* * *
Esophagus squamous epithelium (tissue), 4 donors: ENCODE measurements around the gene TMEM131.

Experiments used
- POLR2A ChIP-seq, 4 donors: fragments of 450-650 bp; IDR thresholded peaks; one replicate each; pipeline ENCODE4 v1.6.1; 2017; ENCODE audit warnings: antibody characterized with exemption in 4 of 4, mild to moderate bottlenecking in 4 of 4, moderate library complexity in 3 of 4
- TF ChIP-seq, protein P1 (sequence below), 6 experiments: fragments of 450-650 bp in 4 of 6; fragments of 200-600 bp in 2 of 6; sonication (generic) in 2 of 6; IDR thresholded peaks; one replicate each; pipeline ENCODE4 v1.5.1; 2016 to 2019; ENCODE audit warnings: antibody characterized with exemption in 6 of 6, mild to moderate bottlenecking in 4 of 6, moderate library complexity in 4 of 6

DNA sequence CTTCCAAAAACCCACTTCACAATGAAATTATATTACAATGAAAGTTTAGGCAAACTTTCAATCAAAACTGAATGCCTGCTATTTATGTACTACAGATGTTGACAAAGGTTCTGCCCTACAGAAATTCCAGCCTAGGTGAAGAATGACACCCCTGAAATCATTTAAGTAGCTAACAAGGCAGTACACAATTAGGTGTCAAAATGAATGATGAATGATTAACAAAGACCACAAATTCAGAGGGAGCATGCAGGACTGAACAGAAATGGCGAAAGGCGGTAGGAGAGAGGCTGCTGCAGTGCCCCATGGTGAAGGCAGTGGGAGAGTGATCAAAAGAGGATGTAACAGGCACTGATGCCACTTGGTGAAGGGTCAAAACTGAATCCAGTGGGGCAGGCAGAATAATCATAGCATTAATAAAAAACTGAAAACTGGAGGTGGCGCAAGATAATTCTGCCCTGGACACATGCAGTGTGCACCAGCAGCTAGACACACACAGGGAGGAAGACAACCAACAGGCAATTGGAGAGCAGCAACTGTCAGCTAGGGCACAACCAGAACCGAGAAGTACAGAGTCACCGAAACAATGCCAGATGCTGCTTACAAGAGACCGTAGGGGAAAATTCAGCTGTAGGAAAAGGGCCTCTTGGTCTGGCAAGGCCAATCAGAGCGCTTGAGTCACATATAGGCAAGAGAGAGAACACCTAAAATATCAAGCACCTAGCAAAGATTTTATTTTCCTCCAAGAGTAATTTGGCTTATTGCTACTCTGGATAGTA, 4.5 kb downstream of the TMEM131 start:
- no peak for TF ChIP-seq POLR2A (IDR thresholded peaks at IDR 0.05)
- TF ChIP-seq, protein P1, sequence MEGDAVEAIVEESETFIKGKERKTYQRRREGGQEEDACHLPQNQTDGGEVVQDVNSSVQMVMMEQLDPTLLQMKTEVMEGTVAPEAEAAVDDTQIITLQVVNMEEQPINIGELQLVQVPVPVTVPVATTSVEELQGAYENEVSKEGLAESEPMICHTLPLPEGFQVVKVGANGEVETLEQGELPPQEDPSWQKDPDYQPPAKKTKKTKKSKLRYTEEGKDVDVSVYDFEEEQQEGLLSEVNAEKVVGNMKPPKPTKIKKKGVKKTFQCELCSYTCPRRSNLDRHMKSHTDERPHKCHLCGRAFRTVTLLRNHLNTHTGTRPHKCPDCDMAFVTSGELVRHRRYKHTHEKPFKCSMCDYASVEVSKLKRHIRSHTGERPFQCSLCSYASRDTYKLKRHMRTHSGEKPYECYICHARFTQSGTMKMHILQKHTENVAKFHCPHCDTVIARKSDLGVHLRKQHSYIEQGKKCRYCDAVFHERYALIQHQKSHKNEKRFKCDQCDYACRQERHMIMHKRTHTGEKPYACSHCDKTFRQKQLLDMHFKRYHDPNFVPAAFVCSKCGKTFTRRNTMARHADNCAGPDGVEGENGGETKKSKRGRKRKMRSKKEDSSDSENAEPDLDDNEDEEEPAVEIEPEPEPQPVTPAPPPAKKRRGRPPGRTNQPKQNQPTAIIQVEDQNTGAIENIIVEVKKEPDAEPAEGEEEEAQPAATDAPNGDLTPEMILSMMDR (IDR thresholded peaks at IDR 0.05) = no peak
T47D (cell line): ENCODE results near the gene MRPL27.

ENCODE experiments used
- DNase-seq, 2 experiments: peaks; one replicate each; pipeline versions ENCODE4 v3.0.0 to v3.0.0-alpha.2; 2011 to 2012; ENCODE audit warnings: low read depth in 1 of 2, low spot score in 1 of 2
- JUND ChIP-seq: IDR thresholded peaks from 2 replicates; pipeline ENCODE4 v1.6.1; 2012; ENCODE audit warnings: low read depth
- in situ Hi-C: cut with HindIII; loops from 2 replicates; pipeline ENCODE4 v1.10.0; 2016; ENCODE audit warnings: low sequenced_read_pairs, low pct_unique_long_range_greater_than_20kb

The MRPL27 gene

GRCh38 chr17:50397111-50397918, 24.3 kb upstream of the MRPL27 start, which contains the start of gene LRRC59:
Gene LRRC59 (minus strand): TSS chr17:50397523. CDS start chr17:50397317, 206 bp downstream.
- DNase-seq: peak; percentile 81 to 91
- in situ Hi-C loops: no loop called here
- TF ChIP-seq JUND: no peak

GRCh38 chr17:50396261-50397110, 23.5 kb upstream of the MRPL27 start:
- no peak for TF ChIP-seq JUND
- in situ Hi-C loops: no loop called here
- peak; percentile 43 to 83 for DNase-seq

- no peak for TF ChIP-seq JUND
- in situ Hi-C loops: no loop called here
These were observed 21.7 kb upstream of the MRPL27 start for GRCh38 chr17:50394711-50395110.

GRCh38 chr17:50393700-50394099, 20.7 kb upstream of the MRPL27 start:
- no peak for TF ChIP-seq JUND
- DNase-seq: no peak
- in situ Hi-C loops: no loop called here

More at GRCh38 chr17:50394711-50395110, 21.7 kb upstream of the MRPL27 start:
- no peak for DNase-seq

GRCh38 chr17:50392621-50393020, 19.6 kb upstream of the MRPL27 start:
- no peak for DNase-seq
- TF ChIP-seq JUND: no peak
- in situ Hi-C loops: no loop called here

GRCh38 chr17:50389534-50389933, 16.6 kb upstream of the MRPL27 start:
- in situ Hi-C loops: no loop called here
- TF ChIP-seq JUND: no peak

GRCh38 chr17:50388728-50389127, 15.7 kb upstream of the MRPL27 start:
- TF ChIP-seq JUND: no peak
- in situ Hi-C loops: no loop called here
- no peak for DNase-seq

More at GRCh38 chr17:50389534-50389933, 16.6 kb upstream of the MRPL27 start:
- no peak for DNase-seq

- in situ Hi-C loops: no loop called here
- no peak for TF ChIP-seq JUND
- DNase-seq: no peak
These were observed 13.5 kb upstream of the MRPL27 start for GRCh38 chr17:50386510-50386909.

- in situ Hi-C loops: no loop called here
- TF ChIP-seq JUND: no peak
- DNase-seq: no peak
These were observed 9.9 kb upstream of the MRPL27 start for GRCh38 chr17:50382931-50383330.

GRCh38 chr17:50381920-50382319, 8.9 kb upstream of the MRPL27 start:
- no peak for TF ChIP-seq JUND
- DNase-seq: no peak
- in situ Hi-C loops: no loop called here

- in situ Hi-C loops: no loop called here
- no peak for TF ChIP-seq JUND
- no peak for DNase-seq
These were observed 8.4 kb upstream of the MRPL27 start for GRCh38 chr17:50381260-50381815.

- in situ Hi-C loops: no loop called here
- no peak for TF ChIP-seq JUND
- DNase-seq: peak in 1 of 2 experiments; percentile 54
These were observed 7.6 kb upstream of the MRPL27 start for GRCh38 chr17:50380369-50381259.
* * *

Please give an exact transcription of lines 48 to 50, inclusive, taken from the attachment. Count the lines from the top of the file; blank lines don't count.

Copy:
These were observed 13.5 kb upstream of the MRPL27 start for GRCh38 chr17:50386510-50386909.

- in situ Hi-C loops: no loop called here
- TF ChIP-seq JUND: no peak